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By Elizabeth VanStee, Communication Designer, Arti|fact

It’s no surprise that we’re living in the golden age of data. As a human race, we are more data hungry and data literate than ever before. And, nearly every sector across public interest and private business is experiencing a pronounced shift in the way we consume information and data.

In the public arena, we currently find ourselves in a presidential election cycle, where ongoing streams of data are collected, synthesized and served up to the masses on an hourly basis around-the-clock. Turn on CNN or log on to the New York Times and you’re bound to see data visualized in all shapes and dimensions, depicting the latest numbers and projections in shades of red and blue.

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In the private sector, organizations have become more and more aware of the power held inside the data they have at their grasp, and are employing analysts and statisticians to mine the value within. Unfortunately, however, these precious gems often end their journey here like yesterday’s news. After being processed into skillfully arranged reports or templated infographics, they are often left to sit idle on shared drives.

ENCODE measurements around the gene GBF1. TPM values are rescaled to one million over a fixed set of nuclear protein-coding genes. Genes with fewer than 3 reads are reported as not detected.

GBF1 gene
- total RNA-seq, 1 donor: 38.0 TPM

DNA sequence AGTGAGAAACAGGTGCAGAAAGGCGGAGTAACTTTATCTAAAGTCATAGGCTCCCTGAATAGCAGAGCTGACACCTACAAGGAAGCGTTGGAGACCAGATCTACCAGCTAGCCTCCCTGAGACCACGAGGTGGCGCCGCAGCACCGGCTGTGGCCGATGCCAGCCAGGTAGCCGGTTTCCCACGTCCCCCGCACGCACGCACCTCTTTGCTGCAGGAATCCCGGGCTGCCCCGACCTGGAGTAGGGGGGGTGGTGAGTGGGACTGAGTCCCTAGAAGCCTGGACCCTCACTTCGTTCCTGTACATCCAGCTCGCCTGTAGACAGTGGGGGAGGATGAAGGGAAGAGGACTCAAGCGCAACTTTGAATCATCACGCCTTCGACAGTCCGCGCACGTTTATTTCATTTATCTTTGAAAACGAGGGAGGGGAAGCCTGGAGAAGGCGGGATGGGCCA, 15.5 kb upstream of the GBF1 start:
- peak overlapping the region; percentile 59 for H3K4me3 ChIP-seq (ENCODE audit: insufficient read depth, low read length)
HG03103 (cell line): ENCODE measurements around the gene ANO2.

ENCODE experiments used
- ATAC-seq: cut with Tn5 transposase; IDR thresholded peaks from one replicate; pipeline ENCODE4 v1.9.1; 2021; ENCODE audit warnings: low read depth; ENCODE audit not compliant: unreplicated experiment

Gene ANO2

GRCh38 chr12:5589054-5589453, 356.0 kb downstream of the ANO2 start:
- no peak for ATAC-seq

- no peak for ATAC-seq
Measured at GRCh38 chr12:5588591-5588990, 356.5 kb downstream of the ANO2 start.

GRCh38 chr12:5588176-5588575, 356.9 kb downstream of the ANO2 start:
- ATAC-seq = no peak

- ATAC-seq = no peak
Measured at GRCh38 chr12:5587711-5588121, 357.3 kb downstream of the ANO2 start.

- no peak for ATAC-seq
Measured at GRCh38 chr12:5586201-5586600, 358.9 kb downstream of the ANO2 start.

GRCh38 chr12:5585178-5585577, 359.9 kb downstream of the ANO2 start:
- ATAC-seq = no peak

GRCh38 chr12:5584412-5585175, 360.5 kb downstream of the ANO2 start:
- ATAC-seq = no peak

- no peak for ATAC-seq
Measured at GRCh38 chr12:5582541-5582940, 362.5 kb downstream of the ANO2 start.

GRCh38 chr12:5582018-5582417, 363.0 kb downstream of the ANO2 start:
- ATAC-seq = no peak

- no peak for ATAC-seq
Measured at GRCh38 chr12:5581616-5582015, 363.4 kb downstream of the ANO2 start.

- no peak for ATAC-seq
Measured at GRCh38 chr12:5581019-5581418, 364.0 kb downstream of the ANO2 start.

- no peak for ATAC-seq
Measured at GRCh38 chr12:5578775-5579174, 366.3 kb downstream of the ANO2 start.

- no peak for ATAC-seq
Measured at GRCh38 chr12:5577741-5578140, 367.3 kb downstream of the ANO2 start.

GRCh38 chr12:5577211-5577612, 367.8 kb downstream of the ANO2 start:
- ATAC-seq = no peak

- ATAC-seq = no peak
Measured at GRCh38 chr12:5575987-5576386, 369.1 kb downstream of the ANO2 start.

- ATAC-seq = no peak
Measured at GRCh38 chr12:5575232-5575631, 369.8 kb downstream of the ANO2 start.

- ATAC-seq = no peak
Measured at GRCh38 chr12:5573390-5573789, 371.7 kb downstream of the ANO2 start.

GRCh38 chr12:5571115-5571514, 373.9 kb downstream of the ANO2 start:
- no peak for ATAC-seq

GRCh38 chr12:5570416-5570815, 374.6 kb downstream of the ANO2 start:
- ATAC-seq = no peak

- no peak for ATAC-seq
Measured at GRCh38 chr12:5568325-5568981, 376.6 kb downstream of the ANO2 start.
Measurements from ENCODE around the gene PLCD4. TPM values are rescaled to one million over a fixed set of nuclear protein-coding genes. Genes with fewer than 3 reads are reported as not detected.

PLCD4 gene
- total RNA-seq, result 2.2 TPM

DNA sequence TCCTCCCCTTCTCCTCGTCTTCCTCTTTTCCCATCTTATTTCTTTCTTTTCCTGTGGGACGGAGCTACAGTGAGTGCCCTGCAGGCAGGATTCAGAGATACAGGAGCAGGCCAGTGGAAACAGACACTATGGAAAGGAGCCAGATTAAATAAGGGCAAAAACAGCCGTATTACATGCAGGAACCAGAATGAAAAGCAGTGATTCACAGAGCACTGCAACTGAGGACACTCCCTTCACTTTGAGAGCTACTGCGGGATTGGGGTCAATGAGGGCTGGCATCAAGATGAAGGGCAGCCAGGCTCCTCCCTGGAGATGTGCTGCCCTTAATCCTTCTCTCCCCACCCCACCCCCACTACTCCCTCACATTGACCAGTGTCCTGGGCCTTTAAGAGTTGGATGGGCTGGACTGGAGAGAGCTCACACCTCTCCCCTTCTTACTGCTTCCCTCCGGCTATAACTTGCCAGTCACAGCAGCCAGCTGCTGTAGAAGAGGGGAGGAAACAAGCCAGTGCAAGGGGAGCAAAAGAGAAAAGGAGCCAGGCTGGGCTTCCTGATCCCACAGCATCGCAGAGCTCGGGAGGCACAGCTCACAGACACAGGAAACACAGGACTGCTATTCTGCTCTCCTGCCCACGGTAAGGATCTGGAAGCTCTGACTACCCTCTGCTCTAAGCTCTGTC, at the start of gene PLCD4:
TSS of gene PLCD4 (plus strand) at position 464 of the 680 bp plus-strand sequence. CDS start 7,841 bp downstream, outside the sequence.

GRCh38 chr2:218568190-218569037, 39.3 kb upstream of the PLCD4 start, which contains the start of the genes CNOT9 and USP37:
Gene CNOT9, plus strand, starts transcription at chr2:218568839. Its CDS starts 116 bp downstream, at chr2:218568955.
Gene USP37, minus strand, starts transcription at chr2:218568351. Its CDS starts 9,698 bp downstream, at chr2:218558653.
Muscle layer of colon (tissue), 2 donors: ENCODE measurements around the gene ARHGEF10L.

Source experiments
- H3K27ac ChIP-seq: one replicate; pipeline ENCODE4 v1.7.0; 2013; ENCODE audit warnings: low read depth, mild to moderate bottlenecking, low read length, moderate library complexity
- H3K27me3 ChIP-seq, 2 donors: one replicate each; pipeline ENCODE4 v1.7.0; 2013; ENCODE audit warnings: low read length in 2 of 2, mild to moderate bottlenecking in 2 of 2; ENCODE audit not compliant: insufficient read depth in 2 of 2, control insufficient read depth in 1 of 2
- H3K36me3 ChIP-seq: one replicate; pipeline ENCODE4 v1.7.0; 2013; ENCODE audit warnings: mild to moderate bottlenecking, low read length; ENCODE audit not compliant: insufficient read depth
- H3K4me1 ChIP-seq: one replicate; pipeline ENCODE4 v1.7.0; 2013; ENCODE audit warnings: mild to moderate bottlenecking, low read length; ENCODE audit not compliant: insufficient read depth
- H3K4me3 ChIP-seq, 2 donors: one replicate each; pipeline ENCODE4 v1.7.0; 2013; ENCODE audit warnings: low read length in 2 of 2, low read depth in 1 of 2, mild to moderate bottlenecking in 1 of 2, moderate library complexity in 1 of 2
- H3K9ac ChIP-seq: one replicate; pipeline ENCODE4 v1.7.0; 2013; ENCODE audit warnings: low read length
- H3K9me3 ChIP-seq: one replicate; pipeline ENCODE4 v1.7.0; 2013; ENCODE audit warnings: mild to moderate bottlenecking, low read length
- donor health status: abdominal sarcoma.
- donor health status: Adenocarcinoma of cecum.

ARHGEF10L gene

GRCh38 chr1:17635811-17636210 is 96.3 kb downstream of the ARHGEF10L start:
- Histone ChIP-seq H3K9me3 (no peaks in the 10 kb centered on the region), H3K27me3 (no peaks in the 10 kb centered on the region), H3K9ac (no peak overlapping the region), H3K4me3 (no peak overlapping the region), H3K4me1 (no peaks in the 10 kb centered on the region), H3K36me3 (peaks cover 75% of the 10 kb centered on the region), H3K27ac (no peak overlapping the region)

Yet, just as an expert jeweler can spot a raw diamond and see its potential as a beautifully adorned piece of jewelry, organizational data too requires another process to make it not only aesthetically appealing, but functional and enduring.

The field of information design was born of this very need to transform knowledge well beyond insight, and create a vehicle to spur critical action. Early data visualizers used the information they uncovered in bold new ways to actually change minds, save lives and set people free.

Let’s take a look at the trajectory of information design and then find our way back to:
►   Why design matters in the consumption of information and data
►   What corporations can learn from the earliest data visualizers of our time

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The Era before the Era